Children with autism show increased reaction time and unique brain wave patters during tasks that include novel distracters.

A review of: Estate Sokhadze, Joshua Baruth, Allan Tasman, Lonnie Sears, Grace Mathai, Ayman El-Baz, Manuel F. Casanova (2009). Event-related Potential Study of Novelty Processing Abnormalities in Autism Applied Psychophysiology and Biofeedback, 34 (1), 37-51 DOI: 10.1007/s10484-009-9074-5

In this study the authors conducted an Event-Related Potential (ERP) examination of children with autism while performing neurocognitive attention tests. ERP is similar to a traditional EEG (Electroencephalogram) except that the apparatus records brain electrical functioning specifically when very discrete events occur (such as when the person clicks on a key or sees a specific picture). This type of studies help the researchers examine brain electrical changes that occur in different regions of the brain when the child does certain tasks or are exposed to specific stimuli.

The study included 11 children and young adults with autism (10 males, 9 to 27 years of age) and 11 matched typically developing peers (9 males, 11 to 27 years of age). The participants completed an Odd-Ball task. In this task, the participants are asked to press a key when they see the target letter ( “X” ) on a computer screen. This target letter is presented 25% of the trials. For 50% of the trials a common distracter (the letter “O”) is presented instead. For the remaining 25%, a set of novel distracters are presented (different symbols). The researchers recorded the reaction time, accuracy, and brain electrical functioning during the task.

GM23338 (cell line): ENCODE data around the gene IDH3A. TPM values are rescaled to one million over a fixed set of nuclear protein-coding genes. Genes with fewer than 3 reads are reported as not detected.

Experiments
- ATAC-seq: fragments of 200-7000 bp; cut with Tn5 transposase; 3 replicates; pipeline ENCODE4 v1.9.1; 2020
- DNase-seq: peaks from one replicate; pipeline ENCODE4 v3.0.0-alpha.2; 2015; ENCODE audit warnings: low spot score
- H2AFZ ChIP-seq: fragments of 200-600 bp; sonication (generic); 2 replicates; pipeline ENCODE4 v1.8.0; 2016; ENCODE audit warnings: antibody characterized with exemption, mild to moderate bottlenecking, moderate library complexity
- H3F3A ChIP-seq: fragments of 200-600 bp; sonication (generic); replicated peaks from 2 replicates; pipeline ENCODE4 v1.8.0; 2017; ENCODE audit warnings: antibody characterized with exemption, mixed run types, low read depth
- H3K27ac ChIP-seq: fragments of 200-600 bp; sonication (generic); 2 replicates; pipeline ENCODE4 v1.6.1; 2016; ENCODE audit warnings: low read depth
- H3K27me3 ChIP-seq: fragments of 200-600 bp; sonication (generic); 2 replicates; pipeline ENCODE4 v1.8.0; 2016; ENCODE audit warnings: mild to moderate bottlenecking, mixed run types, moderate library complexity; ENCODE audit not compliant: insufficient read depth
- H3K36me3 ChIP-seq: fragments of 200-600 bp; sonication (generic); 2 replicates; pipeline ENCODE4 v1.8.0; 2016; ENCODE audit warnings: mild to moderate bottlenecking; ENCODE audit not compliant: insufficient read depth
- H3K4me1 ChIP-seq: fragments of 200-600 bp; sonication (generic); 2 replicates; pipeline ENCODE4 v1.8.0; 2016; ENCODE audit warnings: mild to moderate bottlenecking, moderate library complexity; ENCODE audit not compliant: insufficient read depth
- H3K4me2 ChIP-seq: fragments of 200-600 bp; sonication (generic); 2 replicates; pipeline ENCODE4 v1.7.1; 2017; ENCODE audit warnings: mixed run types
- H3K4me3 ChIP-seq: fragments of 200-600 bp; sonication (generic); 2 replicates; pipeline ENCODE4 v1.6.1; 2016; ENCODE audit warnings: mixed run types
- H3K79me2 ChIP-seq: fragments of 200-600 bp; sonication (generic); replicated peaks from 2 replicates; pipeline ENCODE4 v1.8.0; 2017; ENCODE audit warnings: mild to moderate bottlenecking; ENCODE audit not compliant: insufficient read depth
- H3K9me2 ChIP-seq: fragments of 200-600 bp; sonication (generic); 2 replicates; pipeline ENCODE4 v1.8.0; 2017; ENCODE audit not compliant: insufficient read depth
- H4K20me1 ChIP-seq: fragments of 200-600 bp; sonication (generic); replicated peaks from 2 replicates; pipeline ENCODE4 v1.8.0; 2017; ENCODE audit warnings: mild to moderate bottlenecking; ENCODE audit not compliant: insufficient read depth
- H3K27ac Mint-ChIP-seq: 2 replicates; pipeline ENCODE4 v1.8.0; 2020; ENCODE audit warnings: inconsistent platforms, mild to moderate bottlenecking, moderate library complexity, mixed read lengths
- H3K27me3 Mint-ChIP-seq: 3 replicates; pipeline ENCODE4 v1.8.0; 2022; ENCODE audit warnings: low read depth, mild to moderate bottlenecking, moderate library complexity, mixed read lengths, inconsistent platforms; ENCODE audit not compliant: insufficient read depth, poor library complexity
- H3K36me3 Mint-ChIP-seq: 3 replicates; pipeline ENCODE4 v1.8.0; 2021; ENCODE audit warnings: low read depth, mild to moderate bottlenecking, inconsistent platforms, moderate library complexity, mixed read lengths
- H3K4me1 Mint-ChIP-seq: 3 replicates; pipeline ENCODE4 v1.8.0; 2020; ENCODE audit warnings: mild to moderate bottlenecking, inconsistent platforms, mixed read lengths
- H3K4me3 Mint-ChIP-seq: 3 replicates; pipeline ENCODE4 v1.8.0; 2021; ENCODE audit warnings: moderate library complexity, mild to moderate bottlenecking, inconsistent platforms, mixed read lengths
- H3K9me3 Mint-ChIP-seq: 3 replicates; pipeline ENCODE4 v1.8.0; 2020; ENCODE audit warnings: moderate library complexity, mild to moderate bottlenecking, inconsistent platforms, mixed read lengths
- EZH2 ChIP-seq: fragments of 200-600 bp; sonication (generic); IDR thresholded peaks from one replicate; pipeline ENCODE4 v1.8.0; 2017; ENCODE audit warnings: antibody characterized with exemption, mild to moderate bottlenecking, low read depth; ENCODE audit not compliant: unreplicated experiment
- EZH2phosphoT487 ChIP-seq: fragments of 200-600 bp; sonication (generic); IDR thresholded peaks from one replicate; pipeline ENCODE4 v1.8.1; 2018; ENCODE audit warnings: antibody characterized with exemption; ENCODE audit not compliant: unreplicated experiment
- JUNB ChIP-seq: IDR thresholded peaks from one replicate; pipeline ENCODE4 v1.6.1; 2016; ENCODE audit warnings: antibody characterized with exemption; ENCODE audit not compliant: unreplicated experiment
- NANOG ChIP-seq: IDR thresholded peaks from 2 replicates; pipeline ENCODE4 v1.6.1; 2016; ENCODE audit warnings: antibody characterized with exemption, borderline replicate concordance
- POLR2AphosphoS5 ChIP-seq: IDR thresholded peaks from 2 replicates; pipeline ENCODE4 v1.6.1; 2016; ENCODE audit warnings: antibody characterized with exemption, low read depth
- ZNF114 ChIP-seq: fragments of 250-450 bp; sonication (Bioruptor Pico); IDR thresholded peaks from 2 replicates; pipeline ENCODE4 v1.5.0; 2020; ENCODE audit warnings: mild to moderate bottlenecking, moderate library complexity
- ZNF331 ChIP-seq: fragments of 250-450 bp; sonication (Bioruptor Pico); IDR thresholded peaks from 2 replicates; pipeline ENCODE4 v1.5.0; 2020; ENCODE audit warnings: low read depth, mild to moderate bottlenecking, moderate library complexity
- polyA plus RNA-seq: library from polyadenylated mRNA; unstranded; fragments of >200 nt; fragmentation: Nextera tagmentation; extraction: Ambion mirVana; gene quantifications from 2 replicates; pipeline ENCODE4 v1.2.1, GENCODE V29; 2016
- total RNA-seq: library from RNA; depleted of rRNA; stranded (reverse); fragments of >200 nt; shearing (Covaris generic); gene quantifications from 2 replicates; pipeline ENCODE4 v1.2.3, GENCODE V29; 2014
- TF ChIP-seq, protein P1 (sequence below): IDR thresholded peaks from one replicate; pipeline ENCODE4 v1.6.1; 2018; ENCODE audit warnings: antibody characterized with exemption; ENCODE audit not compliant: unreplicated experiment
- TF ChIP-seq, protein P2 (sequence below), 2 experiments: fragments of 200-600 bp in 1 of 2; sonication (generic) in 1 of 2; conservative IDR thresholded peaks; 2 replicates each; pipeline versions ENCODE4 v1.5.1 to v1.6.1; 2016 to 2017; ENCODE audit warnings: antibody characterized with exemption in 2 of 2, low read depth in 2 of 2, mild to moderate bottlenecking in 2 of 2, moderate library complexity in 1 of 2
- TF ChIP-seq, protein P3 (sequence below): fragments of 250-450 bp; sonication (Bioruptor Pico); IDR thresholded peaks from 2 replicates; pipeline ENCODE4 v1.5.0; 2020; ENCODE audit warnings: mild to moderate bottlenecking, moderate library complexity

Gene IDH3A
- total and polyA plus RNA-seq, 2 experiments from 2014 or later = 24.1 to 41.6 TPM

The results showed that participants with autism were slower to press on the key when the target X was presented than typically developing peers. However, the groups did not differ in accuracy of responding. That is, both groups were equally accurate in responding to the X target, but the group with autism showed a slower patter of responses. The group with autism also showed a different pattern of brain activation when confronted with the novel distracters. Their differences were observed in both hemispheres, but were stronger in the right frontal regions. The pattern of responses observed (longer latencies and higher amplitudes) suggest greater effort when processing novel stimuli. This finding is intriguing because the brain response patterns to the other stimuli (target X and the common distracter O) were identical between the groups. These results suggest that the group with autism had difficulty processing and disengaging from novel distracting stimuli.

At the end of the manuscript the authors raise one interesting issue. These results may contribute to the development of classification strategies that identify specific subgroups of children that may benefit from different treatment interventions. For example, the use of neurofeedback in developmental disorders has been growing considerably during the past decade. Neurofeeback is an extension of biofeedback. In biofeedback the person receives immediate feedback about their autonomic system (e.g., heart rate, blood pressure, etc) and is taught how to control these indices. In neurofeedback, the person receives real-time feedback on their brain functioning and is taught how to progressively modify their responses. However, the debate regarding the effectiveness of neurofeedback is ongoing as the research is limited and highly contradictory.

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